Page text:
Bink & Gollie is one of those books I picked up in a second hand book shop purely on instinct. I was aware of Kate Di Camillo through her book The Tale of Desperaux, but had never heard of Alison McGee. The book looked too picture book like for my children frankly, but I was just drawn to it and decided to take a risk.
I’m so glad I did.
I absolutely loved this book. It is set out as three short stories, but is illustrated in a kind of graphic novel style by Tony Fucile, who was previously responsible for some of the graphics for The Incredibles film.
The language is rather sophisticated for a picture book. Gollie likes to use long, complex words, but there is such a playfulness about the book, and there aren’t too many words at all that it might be the perfect book for a child you really want to push in terms of vocabulary.
The stories are about everyday adventures made magical by the two central characters. Gollie is the oldest, tall, knowing, somewhat sophisticated. Bink looks like an exploding baby chick, and is absolutely full of enthusiasm for everything. They live in a crazy tree house, and I initially thought they might be sisters, but the stories suggest that they are actually best friends, although there is no reason why they couldn’t be both, I suppose.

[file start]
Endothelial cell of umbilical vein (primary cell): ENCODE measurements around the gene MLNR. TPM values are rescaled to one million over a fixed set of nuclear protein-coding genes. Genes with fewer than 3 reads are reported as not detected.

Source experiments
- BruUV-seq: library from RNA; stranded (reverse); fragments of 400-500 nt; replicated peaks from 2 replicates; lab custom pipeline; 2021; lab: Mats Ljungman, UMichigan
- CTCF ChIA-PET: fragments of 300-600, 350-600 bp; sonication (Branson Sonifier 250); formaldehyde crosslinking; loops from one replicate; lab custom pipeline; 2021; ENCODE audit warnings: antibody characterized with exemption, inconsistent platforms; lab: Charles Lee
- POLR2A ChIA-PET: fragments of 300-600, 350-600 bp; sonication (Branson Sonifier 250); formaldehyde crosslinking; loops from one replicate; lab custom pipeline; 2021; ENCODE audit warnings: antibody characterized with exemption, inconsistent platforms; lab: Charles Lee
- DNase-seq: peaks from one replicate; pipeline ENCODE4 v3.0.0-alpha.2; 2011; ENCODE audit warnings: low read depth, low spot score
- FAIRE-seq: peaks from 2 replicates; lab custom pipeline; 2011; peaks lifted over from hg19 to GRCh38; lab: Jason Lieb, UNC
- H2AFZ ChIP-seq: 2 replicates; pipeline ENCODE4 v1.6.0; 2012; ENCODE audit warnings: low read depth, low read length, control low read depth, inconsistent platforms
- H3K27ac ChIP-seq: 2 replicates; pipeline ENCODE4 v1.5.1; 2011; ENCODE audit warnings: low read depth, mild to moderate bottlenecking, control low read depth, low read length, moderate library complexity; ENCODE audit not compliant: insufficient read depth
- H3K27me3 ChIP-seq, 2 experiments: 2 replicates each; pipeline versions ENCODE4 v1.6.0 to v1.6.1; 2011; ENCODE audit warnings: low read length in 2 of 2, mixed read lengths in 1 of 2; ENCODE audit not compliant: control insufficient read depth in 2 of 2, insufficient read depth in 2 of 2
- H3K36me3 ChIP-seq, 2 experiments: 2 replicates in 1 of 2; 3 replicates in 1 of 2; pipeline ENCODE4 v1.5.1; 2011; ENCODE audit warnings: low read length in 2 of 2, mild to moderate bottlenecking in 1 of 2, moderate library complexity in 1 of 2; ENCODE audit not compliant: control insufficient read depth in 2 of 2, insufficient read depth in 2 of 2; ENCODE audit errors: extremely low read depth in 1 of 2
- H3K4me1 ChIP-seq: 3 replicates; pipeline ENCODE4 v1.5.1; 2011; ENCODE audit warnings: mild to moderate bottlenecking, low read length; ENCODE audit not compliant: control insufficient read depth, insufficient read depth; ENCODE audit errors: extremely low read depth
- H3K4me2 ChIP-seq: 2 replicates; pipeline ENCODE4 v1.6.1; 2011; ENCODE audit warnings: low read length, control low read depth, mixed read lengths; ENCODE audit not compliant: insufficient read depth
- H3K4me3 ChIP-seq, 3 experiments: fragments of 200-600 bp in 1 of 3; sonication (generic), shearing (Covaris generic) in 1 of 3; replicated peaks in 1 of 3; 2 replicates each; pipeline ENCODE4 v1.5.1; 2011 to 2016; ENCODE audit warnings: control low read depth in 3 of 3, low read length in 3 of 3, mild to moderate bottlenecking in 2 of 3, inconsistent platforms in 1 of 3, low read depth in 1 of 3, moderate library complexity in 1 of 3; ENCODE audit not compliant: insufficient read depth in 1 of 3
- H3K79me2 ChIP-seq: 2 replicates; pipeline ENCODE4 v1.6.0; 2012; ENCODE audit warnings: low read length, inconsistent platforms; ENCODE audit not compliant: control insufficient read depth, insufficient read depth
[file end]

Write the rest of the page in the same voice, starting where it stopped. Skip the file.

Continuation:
Each story is short, and has very little dialogue. What there is is funny, witty and joyous to read. There are lots of wonderful details in the illustrations, including signage, that extend the scope and humour of the stories.
In the first story Bink wants to go and buy some bright coloured socks and Gollie is unconvinced. In the second, Gollie wants some alone time in her room to do some travelling, and Bink is unconvinced. In the third story Bink buys a goldfish which Gollie has issues with.
They are something and nothing, these stories, and yet they lay out simply and with utter charm, the nuts and bolts of the deep friendship between the two girls.
The story, although about girls, is pretty gender neutral, and would work for boys and girls. I would recommend it as a story to read and share with children from the age of four, and for children to tackle themselves from the age of seven. I suspect it would be getting too juvenile by the age of ten.